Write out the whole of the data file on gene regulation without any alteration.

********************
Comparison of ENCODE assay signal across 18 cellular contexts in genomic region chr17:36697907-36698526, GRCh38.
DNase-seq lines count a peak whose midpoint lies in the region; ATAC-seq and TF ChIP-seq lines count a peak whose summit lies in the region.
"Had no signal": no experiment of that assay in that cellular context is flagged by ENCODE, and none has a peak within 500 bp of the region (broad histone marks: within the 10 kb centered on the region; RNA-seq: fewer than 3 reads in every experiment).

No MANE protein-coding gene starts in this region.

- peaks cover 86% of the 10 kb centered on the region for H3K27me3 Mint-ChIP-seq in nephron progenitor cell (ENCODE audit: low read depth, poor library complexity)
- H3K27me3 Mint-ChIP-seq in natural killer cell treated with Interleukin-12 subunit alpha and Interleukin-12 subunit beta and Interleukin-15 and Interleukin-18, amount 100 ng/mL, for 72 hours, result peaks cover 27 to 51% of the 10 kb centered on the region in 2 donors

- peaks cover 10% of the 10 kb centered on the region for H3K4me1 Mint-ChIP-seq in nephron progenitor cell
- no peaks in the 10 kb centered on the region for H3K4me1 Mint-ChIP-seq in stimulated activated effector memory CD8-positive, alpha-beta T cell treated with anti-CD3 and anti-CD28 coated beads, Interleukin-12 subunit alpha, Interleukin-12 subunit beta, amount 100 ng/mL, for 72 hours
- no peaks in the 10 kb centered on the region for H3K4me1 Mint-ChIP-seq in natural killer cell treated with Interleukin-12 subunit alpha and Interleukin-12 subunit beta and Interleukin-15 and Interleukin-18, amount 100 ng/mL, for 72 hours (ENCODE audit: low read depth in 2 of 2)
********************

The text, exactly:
Comparison of ENCODE assay signal across 18 cellular contexts in genomic region chr17:36697907-36698526, GRCh38.
DNase-seq lines count a peak whose midpoint lies in the region; ATAC-seq and TF ChIP-seq lines count a peak whose summit lies in the region.
"Had no signal": no experiment of that assay in that cellular context is flagged by ENCODE, and none has a peak within 500 bp of the region (broad histone marks: within the 10 kb centered on the region; RNA-seq: fewer than 3 reads in every experiment).

No MANE protein-coding gene starts in this region.

- peaks cover 86% of the 10 kb centered on the region for H3K27me3 Mint-ChIP-seq in nephron progenitor cell (ENCODE audit: low read depth, poor library complexity)
- H3K27me3 Mint-ChIP-seq in natural killer cell treated with Interleukin-12 subunit alpha and Interleukin-12 subunit beta and Interleukin-15 and Interleukin-18, amount 100 ng/mL, for 72 hours, result peaks cover 27 to 51% of the 10 kb centered on the region in 2 donors

- peaks cover 10% of the 10 kb centered on the region for H3K4me1 Mint-ChIP-seq in nephron progenitor cell
- no peaks in the 10 kb centered on the region for H3K4me1 Mint-ChIP-seq in stimulated activated effector memory CD8-positive, alpha-beta T cell treated with anti-CD3 and anti-CD28 coated beads, Interleukin-12 subunit alpha, Interleukin-12 subunit beta, amount 100 ng/mL, for 72 hours
- no peaks in the 10 kb centered on the region for H3K4me1 Mint-ChIP-seq in natural killer cell treated with Interleukin-12 subunit alpha and Interleukin-12 subunit beta and Interleukin-15 and Interleukin-18, amount 100 ng/mL, for 72 hours (ENCODE audit: low read depth in 2 of 2)